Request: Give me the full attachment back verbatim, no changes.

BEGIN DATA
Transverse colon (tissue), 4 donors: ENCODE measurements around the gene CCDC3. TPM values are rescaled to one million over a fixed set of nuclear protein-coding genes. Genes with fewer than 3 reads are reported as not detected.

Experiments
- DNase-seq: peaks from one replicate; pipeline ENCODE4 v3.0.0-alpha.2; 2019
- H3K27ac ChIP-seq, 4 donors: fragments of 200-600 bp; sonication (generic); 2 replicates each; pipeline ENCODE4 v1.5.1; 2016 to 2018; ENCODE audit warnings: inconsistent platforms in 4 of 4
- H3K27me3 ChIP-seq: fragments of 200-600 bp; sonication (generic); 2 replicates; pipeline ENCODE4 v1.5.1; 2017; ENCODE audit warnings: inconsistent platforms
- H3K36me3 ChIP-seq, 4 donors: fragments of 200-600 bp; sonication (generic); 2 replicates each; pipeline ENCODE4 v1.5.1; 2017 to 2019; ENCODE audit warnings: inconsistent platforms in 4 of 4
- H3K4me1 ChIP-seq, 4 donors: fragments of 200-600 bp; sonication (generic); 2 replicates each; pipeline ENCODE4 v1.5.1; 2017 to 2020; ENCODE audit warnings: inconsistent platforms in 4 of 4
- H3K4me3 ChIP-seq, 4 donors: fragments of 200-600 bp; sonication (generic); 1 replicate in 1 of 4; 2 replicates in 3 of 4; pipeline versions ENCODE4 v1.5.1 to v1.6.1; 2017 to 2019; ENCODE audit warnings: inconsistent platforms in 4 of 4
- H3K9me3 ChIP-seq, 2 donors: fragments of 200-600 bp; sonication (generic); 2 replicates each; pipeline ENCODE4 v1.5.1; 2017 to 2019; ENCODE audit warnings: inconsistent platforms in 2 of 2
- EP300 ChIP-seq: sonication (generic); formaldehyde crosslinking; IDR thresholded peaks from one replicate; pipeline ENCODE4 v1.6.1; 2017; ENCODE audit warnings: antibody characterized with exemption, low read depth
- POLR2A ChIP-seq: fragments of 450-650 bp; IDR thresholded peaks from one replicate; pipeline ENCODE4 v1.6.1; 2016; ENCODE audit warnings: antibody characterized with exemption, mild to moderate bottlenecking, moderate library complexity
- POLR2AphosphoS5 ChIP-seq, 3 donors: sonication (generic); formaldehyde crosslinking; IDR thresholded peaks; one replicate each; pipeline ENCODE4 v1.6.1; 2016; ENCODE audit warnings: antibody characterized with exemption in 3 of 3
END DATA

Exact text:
Transverse colon (tissue), 4 donors: ENCODE measurements around the gene CCDC3. TPM values are rescaled to one million over a fixed set of nuclear protein-coding genes. Genes with fewer than 3 reads are reported as not detected.

Experiments
- DNase-seq: peaks from one replicate; pipeline ENCODE4 v3.0.0-alpha.2; 2019
- H3K27ac ChIP-seq, 4 donors: fragments of 200-600 bp; sonication (generic); 2 replicates each; pipeline ENCODE4 v1.5.1; 2016 to 2018; ENCODE audit warnings: inconsistent platforms in 4 of 4
- H3K27me3 ChIP-seq: fragments of 200-600 bp; sonication (generic); 2 replicates; pipeline ENCODE4 v1.5.1; 2017; ENCODE audit warnings: inconsistent platforms
- H3K36me3 ChIP-seq, 4 donors: fragments of 200-600 bp; sonication (generic); 2 replicates each; pipeline ENCODE4 v1.5.1; 2017 to 2019; ENCODE audit warnings: inconsistent platforms in 4 of 4
- H3K4me1 ChIP-seq, 4 donors: fragments of 200-600 bp; sonication (generic); 2 replicates each; pipeline ENCODE4 v1.5.1; 2017 to 2020; ENCODE audit warnings: inconsistent platforms in 4 of 4
- H3K4me3 ChIP-seq, 4 donors: fragments of 200-600 bp; sonication (generic); 1 replicate in 1 of 4; 2 replicates in 3 of 4; pipeline versions ENCODE4 v1.5.1 to v1.6.1; 2017 to 2019; ENCODE audit warnings: inconsistent platforms in 4 of 4
- H3K9me3 ChIP-seq, 2 donors: fragments of 200-600 bp; sonication (generic); 2 replicates each; pipeline ENCODE4 v1.5.1; 2017 to 2019; ENCODE audit warnings: inconsistent platforms in 2 of 2
- EP300 ChIP-seq: sonication (generic); formaldehyde crosslinking; IDR thresholded peaks from one replicate; pipeline ENCODE4 v1.6.1; 2017; ENCODE audit warnings: antibody characterized with exemption, low read depth
- POLR2A ChIP-seq: fragments of 450-650 bp; IDR thresholded peaks from one replicate; pipeline ENCODE4 v1.6.1; 2016; ENCODE audit warnings: antibody characterized with exemption, mild to moderate bottlenecking, moderate library complexity
- POLR2AphosphoS5 ChIP-seq, 3 donors: sonication (generic); formaldehyde crosslinking; IDR thresholded peaks; one replicate each; pipeline ENCODE4 v1.6.1; 2016; ENCODE audit warnings: antibody characterized with exemption in 3 of 3